Behaviourism In Child Development

Register to read the introduction… As they develop and perceive their own individuality within their community, they also gain skills to communicate with other people and process their actions. For instance, learning new words as a nda was cleartoddler, to being able to resist peer pressure as a high school student, how a child develops friendships and other relationships to successfully navigating the challenges of adulthood.
The four ‘Grand theories’ about child development are built on the fundamental idea about children’s nature & role of the environment they are
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It does not theorize about ‘mental events’. Playing with fire can cause burns or rashes will certainly lead to learning. But this can hardly be called a social experience.
One of the advantages of behaviourism lies in its utility as a direct form of communication with children who are too young to speak, or who are otherwise difficult to communicate with about their behaviour like Autism / Asperger – ABA[4]. Any application of Behaviourism will almost certainly involve interaction between people – as in the Media kit video1, interaction between the autism child Joe and the 'therapist' Sean Rhodes[5]. This makes it difficult to judge how much any intervention is due to the application of the theory and how much to the social interaction itself !
But the question is really 'does the theory itself single out interacting with people as being of particular importance in learning/development?' The answer would be no. Other people are viewed simply as elements of the environment. In practice of course most rewards and punishments will arise through interaction with other people - but in the theory these people are just part of the conditioning environment like any other part e.g. getting bitten by an animal or getting an electric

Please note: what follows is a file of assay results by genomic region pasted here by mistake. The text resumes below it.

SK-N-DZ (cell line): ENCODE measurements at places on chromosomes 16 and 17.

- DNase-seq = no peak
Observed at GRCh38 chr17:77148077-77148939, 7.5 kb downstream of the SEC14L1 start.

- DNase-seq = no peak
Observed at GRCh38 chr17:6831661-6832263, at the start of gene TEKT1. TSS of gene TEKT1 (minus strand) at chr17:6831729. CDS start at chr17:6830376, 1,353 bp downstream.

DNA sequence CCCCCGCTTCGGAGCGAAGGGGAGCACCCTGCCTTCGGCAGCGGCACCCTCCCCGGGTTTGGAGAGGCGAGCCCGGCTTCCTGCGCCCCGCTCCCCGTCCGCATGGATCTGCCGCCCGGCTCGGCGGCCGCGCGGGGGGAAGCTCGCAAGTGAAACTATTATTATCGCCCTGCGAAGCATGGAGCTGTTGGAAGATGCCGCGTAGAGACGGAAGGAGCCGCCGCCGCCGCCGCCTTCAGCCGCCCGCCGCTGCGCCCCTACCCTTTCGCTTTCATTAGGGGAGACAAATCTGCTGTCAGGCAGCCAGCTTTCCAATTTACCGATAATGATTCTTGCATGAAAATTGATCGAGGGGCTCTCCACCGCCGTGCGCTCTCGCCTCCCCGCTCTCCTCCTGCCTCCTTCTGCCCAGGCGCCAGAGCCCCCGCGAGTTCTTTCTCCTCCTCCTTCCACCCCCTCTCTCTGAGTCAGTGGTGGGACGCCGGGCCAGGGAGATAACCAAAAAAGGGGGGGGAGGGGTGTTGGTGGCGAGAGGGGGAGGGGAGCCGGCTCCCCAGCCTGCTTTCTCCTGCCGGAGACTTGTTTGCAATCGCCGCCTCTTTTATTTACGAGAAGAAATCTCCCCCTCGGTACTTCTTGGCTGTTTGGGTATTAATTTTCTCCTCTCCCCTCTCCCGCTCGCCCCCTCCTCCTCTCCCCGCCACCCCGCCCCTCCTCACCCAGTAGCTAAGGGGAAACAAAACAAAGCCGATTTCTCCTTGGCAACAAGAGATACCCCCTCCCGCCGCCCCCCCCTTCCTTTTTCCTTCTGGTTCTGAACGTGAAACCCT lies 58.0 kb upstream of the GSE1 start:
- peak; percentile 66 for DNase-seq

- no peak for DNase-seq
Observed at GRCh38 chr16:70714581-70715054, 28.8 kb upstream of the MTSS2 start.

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Their understanding of the world tends to focus on states rather than on transformation. This is seen in their performance of conservation tasks. Similarly such children are unable to comprehend points of view different from their own. Piaget devised an experiment to explore such egocentrism in children. Referring to Media kit video 1[5], the Three Mountains experiment shows how younger children below years of age cannot make judgements beyond their own viewpoint, whereas older children beyond 7 years of age can; thereby proves his viewpoint that children of different age groups are in different stages of cognitive development. The younger children are preoperational and hence are yet to develop their understanding of conservation of mass, weight or volume; they are also egocentric being centred on their own perceptions. This contrasts with the performance of older children who are the concrete operation

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